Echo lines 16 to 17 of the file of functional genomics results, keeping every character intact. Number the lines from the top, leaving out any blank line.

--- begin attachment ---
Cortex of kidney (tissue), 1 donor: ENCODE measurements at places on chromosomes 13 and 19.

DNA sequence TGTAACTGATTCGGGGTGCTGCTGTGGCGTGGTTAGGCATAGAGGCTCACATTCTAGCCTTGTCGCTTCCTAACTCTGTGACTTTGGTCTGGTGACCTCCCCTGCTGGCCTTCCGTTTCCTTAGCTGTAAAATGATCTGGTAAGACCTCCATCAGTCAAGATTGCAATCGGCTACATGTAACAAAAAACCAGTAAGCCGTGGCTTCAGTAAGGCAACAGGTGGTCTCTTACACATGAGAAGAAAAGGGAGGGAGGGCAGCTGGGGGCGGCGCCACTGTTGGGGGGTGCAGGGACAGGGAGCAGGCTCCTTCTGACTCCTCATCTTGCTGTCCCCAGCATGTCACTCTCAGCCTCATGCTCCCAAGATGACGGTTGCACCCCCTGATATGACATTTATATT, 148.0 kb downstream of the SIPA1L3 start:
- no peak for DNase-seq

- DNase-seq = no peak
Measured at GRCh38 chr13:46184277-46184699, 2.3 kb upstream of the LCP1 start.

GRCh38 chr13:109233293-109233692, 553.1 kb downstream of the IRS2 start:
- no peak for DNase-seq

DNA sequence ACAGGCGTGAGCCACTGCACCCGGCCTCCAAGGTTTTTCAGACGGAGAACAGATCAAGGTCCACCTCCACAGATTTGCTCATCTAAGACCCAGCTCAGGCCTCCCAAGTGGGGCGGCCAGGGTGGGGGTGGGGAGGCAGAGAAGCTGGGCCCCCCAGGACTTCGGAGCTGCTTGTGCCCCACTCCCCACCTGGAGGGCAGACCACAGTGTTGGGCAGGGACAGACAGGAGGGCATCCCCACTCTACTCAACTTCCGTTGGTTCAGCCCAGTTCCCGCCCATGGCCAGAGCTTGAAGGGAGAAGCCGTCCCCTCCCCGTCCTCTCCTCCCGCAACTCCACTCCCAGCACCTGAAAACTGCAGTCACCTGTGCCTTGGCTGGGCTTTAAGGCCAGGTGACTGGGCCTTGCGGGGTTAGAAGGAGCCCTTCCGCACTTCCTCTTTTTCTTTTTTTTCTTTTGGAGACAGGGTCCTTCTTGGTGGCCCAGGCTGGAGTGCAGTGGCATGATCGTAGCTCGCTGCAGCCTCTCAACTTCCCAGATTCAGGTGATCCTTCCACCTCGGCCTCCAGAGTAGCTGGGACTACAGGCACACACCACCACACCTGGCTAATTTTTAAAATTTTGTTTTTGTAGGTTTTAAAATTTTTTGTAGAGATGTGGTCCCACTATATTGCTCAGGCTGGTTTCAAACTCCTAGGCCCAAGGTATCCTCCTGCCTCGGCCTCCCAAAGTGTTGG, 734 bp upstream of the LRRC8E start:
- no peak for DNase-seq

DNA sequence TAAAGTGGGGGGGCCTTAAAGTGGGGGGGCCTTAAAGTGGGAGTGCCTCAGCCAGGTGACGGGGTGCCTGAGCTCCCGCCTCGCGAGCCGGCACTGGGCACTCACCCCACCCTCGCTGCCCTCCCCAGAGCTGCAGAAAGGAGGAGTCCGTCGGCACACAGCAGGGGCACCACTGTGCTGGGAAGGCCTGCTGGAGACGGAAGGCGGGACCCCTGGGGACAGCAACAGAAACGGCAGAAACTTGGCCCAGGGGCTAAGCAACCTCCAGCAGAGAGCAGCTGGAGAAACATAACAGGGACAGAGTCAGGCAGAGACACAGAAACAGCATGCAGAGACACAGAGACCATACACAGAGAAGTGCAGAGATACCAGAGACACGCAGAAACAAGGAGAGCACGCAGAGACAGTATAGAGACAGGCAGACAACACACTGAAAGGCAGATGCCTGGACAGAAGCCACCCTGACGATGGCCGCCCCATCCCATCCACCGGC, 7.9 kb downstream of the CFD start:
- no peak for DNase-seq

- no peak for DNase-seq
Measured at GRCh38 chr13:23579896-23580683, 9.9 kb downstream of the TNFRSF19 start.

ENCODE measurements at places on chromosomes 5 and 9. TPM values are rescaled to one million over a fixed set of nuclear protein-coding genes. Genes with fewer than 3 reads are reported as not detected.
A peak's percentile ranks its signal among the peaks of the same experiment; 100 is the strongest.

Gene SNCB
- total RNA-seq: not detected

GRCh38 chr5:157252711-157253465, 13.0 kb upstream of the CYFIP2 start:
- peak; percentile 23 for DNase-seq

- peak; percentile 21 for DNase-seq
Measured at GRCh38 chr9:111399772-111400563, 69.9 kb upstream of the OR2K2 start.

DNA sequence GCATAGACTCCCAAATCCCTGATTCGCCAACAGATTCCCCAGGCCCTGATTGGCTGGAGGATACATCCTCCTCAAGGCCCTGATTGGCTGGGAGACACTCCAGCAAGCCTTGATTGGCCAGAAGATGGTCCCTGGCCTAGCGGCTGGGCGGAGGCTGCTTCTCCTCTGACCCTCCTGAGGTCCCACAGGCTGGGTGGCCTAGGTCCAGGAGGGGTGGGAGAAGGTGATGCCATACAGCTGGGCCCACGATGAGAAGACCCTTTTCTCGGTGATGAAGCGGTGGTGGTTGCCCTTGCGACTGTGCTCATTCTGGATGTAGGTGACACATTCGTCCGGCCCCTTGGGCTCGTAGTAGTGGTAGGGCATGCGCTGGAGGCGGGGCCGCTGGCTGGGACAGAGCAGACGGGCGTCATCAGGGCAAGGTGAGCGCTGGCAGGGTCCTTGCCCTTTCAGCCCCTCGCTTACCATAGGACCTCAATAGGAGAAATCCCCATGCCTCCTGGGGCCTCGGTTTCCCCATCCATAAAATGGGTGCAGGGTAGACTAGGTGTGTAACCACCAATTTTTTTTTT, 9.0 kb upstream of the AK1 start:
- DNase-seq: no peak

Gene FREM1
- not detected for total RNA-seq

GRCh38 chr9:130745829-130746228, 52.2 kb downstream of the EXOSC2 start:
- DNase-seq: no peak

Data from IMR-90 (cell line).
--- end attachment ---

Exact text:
Gene SNCB
- total RNA-seq: not detected